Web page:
4) The Arbor (dir. Clio Barnard)
The technique used to make Clio Barnard's documentary The Arbor sounds fatally self-conscious and artsy at first. The film consists almost entirely of interviews, but instead of presenting these interviews in the straightforward talking-head manner of most documentaries, Barnard chooses to film actors lip-synching along to the audio recordings. This device has its roots in a theater movement known as "verbatim theater." It's fitting that it would be employed in service of a documentary about the British playwright Andrea Dunbar, but it still might have collapsed under the weight of its own artifice if it were not so perfectly suited to telling the heartbreaking personal stories of the troubled, alcoholic Dunbar and her children. Living in the low-income public housing communities of West Yorkshire, they were surrounded by—and participated in—all manner of horrible situations, from drugs to violence to prostitution. We almost need the slight remove created by Barnard so as not to be overcome with despair ourselves. Paradoxically, though, the lip-synching also fosters a closer connection to the stories themselves. If we were watching these individuals telling their stories on camera, we might distract ourselves with analyzing their physical demeanor or with questions of artistic exploitation. Barnard instead gives us the distance of drama, where we can engage more deeply with these people's stories of the sins of a mother being visited on the following generations.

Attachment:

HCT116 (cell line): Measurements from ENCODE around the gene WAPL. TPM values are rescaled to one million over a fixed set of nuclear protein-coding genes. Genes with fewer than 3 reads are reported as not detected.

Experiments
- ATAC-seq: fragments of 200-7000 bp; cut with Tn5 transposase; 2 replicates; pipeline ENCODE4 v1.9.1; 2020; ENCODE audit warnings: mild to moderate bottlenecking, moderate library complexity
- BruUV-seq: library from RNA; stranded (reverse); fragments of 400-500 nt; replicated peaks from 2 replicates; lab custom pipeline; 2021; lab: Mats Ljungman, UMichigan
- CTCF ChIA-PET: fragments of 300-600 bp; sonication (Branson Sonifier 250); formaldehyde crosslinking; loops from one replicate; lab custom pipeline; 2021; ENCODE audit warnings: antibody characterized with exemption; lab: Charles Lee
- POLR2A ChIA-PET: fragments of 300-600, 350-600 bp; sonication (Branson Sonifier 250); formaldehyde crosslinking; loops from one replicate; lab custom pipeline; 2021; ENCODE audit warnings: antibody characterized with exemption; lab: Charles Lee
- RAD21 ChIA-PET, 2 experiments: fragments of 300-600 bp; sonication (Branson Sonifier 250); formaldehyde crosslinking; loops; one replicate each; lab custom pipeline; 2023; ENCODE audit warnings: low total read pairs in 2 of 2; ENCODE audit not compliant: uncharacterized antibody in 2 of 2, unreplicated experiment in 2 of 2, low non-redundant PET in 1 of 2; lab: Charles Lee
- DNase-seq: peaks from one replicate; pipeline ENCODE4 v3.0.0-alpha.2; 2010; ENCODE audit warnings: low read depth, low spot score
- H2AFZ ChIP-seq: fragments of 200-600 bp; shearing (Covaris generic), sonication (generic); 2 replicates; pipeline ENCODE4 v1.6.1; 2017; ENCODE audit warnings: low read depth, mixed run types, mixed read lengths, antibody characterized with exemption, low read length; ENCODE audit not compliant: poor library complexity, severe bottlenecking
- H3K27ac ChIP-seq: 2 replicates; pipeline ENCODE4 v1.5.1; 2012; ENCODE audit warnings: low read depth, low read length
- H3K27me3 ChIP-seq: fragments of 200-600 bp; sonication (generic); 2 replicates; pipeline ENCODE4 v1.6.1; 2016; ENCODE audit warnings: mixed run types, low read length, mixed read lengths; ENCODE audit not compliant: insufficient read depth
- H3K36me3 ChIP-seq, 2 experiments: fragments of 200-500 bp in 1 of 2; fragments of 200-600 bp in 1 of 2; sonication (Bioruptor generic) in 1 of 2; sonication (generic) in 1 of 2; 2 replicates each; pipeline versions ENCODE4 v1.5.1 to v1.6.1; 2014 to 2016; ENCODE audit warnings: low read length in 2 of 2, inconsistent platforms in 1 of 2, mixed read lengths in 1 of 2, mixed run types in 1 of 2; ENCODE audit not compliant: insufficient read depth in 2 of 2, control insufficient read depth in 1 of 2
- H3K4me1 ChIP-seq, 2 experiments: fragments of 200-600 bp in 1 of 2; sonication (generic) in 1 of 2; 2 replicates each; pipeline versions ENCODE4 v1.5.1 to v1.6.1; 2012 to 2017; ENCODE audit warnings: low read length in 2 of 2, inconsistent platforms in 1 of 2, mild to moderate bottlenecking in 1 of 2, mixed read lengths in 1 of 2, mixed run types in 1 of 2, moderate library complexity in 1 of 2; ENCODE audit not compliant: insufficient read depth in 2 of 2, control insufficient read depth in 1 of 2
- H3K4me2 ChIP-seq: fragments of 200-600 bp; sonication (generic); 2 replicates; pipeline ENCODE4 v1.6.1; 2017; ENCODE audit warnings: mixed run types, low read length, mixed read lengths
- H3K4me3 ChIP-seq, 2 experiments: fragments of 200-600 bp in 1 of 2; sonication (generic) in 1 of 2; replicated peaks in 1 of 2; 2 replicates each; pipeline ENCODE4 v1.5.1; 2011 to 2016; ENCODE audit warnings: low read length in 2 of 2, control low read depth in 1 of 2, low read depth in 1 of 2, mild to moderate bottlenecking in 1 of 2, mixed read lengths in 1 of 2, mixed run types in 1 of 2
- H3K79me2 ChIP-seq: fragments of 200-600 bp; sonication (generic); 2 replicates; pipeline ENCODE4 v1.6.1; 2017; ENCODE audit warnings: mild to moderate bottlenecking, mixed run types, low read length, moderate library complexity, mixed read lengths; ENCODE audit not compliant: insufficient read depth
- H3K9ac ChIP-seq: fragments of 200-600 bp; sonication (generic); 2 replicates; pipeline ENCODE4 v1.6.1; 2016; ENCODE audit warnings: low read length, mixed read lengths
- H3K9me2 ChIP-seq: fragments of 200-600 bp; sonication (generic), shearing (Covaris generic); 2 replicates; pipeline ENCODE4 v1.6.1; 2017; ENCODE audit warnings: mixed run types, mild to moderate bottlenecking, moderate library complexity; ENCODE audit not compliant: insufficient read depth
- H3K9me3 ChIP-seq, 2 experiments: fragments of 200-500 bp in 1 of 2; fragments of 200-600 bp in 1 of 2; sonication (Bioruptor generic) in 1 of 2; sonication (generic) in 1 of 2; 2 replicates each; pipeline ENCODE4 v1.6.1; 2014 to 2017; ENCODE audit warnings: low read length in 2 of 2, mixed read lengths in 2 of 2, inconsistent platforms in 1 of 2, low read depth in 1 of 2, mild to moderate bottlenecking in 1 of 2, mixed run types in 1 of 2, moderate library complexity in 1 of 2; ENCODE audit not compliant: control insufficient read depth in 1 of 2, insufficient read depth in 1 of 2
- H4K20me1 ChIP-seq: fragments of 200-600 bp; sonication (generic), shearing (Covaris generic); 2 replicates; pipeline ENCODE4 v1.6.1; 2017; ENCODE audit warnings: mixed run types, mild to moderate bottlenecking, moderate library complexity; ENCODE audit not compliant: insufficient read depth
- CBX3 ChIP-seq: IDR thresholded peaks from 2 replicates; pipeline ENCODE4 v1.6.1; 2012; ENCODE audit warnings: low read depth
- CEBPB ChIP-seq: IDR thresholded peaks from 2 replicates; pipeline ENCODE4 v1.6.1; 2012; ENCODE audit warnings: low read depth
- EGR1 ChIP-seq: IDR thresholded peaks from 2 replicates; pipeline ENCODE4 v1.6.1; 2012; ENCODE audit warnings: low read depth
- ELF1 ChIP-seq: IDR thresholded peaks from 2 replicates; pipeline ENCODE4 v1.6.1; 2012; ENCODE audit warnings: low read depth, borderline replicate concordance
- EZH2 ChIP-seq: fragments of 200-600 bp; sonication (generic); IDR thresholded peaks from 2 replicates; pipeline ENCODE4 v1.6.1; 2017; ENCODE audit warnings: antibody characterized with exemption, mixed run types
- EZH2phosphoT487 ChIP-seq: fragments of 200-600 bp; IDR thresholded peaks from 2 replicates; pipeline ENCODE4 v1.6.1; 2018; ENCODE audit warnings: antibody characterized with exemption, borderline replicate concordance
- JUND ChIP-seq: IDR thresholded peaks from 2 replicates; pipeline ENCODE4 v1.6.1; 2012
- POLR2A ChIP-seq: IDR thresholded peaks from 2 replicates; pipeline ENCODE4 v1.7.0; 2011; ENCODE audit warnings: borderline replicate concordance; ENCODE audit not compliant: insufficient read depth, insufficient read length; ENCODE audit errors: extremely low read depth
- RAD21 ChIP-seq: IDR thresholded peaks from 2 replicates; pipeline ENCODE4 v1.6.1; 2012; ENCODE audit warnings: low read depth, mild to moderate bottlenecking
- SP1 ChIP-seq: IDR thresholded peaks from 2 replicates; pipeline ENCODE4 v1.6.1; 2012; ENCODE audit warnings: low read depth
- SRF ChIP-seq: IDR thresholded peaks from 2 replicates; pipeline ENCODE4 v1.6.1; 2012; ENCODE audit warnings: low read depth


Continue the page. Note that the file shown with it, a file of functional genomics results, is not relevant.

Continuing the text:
3) Heartbeats (dir. Xavier Dolan)
One of the most frustrating things about 2009's 500 Days of Summer was how it kept interrupting its wry, sensitive portrayal of the vagaries of romance with cloying indie-quirk, as if it were contractually obligated to insert focus group–friendly clichés (Chloe-Grace Moretz's sassy prepubescent advisor is just the worst) to satisfy a meddlesome producer. Xavier Dolan's Heartbeats takes everything that's good about 500 Days and jettisons the rest, replacing it with scenes that flesh out all three of the characters involved in the love triangle at the film's center. Marie (Monia Chokri) and Francis (Dolan) make fools of themselves vying for the affections of a self-centered Adonis (Niels Schneider), but the characters and situations are so sharply observed that we see ourselves in them even as we laugh at them. If you've ever suffered the awkwardness of trying to get a crush object to like you, you can relate to the scene of Marie quietly berating herself in the bathroom at a party, or to the faux-documentary interludes where an unnamed woman confesses her inept attempts to get a handsome stranger to notice her. Romantic infatuation has a way of turning us all into bumbling idiots, something that Dolan clearly understands. The resulting film is funny and human, and it's filmed with a visual panache that's the icing on the cake.
(A final note: Try to ignore the banal translation of the title. Why American distributors thought it was an improvement over the French Canadian Dolan's original Les Amours Imaginaires is beyond me.)
2) A Separation (dir. Asghar Farhadi)